Cargo Handling Equipment FAQ
This page last reviewed October 06, 2015
This page contains some of the most commonly asked questions regarding the Cargo Handling Equipment Regulation. Additional FAQs will be added as needed.
My facility is not at a designated major "port" like the Port
of Oakland or Port of Los Angeles, but we have a dock. Do I have to
comply with the Cargo Handling Equipment (CHE) regulation?
Possibly. If your dock is visited primarily by ocean-going vessels, and cargo is loaded or unloaded from or to those vessels, then your facility is included in the regulation.
I have diesel aerial lifts and other
off-road equipment at my terminal that is never used to handle cargo at
any time, but the equipment is used for maintenance purposes. Does it
have to comply with the CHE regulation?
Yes; the definition of cargo handling equipment also includes equipment used to perform maintenance and repair activities that are routinely scheduled or that are due to predictable process upsets.
Are on-road trucks that come onto the
terminal to pick up or deliver cargo included in this regulation?
No. The Cargo Handling Equipment Regulation applies to vehicles used primarily off-road. On-road drayage trucks are used primarily for on-road transport and are coverd under the In-Use Drayage Truck Regulation.
Is my on-road sweeper included in the
Currently, if the sweeper is operated primarily off-road, such as on non-public roadways, parking lots, and terminal activity areas, it is included in the CHE regulation. However, staff is proposing changes to the regulation that our Board will consider in December 2008 to exempt sweepers and mobile cranes (other than rubber-tired gantry cranes). Please see FAQ #36 for more information on the proposed regulatory changes..
- What if my equipment/vehicle has more
than one engine?
Only the main (motive/propulsion) engine is required to comply with the CHE regulation. Auxiliary engines are considered portable engines, and those over 50 horsepower are required to comply with the Portable Equipment Airborne Toxic Control Measure. Information on that regulation and its requirements is available on our website, including ARB staff contacts at the bottom of the web page. However, staff is proposing changes to the regulation that our Board will consider in December 2008, to exempt sweepers and mobile cranes (other than rubber-tired gantry cranes). These two vehicle types often have two engines. Please see FAQ #36 for more information on the proposed regulatory changes.
Is a forklift considered a yard truck?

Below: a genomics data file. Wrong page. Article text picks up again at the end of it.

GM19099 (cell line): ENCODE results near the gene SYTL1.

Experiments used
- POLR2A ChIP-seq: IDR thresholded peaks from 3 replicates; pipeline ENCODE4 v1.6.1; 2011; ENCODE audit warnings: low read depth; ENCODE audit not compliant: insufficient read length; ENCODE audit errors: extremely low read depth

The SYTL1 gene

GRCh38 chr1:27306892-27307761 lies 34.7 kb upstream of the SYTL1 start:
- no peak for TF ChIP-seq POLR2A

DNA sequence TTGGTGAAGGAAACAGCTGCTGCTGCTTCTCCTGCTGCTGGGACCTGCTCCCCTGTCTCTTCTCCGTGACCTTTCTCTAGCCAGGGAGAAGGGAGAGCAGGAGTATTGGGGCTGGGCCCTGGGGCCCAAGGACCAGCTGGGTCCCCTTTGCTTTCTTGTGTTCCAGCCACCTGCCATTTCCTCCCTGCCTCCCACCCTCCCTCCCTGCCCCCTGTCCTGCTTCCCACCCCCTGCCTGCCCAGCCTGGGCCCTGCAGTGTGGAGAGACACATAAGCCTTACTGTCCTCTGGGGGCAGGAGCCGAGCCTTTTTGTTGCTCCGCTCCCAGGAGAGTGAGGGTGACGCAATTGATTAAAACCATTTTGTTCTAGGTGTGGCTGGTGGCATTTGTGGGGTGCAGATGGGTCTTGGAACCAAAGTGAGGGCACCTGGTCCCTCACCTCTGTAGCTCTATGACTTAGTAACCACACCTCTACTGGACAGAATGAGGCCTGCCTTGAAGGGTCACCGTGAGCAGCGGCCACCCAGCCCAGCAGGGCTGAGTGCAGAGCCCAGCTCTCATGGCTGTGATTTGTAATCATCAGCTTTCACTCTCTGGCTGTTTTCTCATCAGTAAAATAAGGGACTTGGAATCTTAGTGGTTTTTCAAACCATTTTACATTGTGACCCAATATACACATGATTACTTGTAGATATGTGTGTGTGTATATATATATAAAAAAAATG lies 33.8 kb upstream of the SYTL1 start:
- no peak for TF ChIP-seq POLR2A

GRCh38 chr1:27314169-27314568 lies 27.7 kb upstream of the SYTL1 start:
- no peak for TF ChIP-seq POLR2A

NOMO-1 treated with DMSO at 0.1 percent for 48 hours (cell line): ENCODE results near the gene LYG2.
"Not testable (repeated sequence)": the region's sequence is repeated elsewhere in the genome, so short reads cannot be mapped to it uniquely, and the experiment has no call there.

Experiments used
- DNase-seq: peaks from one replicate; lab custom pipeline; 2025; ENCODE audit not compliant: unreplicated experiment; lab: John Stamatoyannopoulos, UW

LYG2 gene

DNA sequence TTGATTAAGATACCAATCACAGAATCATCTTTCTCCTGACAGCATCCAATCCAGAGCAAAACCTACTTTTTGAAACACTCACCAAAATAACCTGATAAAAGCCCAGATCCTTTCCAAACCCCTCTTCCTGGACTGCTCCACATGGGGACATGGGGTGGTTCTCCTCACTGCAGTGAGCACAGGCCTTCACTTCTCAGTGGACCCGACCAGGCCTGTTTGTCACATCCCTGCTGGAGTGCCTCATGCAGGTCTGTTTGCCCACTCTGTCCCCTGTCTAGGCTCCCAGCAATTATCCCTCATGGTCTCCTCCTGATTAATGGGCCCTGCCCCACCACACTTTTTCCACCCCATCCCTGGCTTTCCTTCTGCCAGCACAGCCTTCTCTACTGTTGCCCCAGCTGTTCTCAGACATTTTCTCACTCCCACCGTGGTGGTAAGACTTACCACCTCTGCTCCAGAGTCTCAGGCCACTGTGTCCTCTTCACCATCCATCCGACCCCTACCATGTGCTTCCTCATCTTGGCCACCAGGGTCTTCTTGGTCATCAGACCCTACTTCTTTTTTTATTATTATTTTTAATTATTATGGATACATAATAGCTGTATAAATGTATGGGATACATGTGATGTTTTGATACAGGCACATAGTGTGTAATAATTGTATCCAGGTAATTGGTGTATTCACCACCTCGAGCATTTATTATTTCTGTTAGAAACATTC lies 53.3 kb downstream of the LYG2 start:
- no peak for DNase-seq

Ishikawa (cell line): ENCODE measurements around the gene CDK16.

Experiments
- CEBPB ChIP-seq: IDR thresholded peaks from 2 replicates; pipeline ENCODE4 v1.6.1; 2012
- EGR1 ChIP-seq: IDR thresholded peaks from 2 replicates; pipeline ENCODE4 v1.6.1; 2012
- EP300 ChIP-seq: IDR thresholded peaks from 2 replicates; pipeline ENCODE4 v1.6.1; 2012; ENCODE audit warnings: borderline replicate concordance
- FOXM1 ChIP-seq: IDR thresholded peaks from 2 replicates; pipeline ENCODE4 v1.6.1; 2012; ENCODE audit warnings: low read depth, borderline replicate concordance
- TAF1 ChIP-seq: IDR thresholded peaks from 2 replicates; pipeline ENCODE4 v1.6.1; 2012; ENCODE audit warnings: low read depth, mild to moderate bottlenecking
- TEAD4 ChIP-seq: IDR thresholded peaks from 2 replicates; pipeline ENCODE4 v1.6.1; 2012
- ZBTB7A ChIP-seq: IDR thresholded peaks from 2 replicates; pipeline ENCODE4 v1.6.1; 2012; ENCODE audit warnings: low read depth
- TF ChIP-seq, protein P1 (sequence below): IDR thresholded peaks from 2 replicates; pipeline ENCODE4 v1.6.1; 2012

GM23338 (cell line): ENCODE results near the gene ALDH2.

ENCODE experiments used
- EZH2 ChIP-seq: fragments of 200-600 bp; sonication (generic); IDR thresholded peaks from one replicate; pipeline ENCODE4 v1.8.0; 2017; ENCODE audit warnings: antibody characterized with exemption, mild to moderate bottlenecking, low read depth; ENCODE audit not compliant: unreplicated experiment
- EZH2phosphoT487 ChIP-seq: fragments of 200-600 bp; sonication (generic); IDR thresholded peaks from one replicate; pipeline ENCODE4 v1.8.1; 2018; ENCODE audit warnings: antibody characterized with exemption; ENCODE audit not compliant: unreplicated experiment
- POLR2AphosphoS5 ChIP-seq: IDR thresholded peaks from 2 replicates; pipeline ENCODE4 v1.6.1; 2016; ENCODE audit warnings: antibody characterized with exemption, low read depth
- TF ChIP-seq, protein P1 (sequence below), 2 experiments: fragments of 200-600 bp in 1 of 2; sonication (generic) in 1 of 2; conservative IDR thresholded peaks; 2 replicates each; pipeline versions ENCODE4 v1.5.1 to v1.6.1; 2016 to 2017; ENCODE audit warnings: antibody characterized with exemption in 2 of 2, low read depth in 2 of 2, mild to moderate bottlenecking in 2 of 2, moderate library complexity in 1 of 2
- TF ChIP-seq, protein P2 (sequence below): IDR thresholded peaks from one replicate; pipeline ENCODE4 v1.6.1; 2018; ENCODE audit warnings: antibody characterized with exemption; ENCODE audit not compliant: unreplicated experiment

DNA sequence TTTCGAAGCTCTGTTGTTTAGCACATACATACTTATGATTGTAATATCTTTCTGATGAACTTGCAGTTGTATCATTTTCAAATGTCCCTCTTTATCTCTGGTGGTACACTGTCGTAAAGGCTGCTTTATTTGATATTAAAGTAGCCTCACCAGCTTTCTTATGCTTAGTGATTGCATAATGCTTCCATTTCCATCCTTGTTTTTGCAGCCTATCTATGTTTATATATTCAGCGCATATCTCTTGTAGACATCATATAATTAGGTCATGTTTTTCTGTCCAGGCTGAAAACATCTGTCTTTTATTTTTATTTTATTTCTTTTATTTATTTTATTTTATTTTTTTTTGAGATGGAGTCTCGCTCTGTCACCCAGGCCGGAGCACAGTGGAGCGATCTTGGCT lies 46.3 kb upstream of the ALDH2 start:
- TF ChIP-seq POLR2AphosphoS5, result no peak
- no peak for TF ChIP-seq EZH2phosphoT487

No; for the purposes of the CHE regulation, a forklift is considered non-yard truck equipment, and specifically, falls under the basic container handling equipment category.
Is a RoRo tractor considered a yard
Yes. A RoRo tractor looks like a yard truck but usually has additional features (such as four-wheel drive and sometimes a more powerful engine). It performs similar functions as a yard truck and can actually be used in place of a regular yard truck in normal yard truck applications.
Does my gasoline or propane powered
equipment have to comply with the CHE regulation?
No, but there is a regulation for off-road large spark-ignited (LSI) engines that might be applicable. View information regarding the LSI regulation.
Are vehicles that are used to
transport personnel required to comply with the CHE regulation?
If the vehicles are only used to transport personnel, then they are not required to comply with the in-use performance standards, but they must still comply with recordkeeping and reporting requirements.
Are fuel trucks required to comply
with the CHE regulation?
If the trucks are owned by the terminal, port, or intermodal rail yard and are used only to pick up and deliver fuel, then they are not required to comply with the in-use performance standards, but they must still comply with recordkeeping and reporting requirements. Fuel trucks owned and operated by a company other than the terminal, port, or intermodal rail yard do not need to be reported.
Have any alternatives to the labeling
requirement been approved for use?
Yes; the individual piece of cargo handling equipment may be marked with a visible, unique identification number or barcode which corresponds to the required label information in an electronic or hardcopy file that is immediately accessible at the time of inspection by the enforcement agency. Any owner or operator using this alternative in lieu of the label must notify the Air Resources Board in writing (mail, fax, or e-mail). For more information, please refer to Enforcement Advisory #361.